Dimitri Rotov asks what's happened to Edward Hagerman, author of The American Civil War and the Origin of Modern Warfare. I haven't read this book yet, but I've encountered it in footnotes often enough, especially in Hess and Nosworthy.
The answer seems to be that Hagerman isn't a Civil War historian, strictly speaking. He's an academic historian from York University in Toronto, and he's moved on to other military matters. His name is all over what looks like a massive left-wing conspiracy theory about alleged American biological warfare in the Korean War due to a book he co-authored in 1999, The United States and Biological Warfare. There's some suggestion that some of the key evidence that Hagerman and his co-author relied on in accusing the United States of waging biological warfare in Korea was most likely enemy propaganda.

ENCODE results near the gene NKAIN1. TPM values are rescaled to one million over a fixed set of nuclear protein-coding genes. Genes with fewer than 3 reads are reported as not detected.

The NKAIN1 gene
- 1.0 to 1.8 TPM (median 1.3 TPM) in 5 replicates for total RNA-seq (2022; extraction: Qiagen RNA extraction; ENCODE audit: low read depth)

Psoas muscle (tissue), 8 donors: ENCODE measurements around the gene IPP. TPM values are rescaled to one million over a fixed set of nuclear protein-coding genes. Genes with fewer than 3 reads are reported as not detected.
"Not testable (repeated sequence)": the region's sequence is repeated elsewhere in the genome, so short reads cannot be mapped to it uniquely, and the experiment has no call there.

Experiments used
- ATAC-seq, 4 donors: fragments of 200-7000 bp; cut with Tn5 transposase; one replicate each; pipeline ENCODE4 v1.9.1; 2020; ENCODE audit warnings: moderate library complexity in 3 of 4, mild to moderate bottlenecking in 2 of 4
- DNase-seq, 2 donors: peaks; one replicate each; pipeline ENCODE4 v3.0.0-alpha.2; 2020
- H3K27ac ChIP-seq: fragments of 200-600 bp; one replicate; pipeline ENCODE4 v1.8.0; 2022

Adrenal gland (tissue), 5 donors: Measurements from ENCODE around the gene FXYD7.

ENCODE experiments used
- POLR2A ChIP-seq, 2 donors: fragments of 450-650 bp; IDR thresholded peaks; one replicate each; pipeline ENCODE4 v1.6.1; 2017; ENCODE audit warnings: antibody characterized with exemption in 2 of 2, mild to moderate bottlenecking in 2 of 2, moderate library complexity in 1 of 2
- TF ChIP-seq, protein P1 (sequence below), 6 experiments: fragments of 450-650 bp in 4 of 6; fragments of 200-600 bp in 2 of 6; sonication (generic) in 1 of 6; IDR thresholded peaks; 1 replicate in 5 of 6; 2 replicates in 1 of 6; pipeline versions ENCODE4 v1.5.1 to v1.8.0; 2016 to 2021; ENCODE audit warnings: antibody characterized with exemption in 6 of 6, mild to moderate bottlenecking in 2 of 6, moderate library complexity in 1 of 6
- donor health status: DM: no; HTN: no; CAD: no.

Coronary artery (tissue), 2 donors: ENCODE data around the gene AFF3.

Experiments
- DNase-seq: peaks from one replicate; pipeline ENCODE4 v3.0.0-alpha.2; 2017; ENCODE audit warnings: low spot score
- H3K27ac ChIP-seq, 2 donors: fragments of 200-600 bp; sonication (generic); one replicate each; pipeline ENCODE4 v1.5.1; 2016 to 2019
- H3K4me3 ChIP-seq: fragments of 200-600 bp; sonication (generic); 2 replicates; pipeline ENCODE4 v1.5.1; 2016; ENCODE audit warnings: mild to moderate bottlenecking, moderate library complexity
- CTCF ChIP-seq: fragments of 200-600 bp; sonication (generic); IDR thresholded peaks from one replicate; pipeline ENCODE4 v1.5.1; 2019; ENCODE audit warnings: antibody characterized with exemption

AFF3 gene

Personally, reading the authors' unpublished reply to a negative New York Times review, it sounds to me as if they were neck deep in the Kool-Aid. Their key argument seems to be that Mao and Zhou believed that their troops were being bombed with anthrax, and why would they be lying in their own internal documents? I think the recent experience with Hussein's own people's belief that they had WMD, when they had not, and long experience with the endemic paranoia, myopia, and inclination to believe ones' own propaganda, characteristic of totalitarian governments, ought to make anyone careful about generalizing from the apparent beliefs of tyrants. When you throw into the mixture Kim Il Sung's well-known habit of manipulating his patrons and allies without compunction or restraint, and I can't imagine why you would ever want to rely on anything controversial coming out of that end of the historical record.
In short, I don't buy it, not a bit.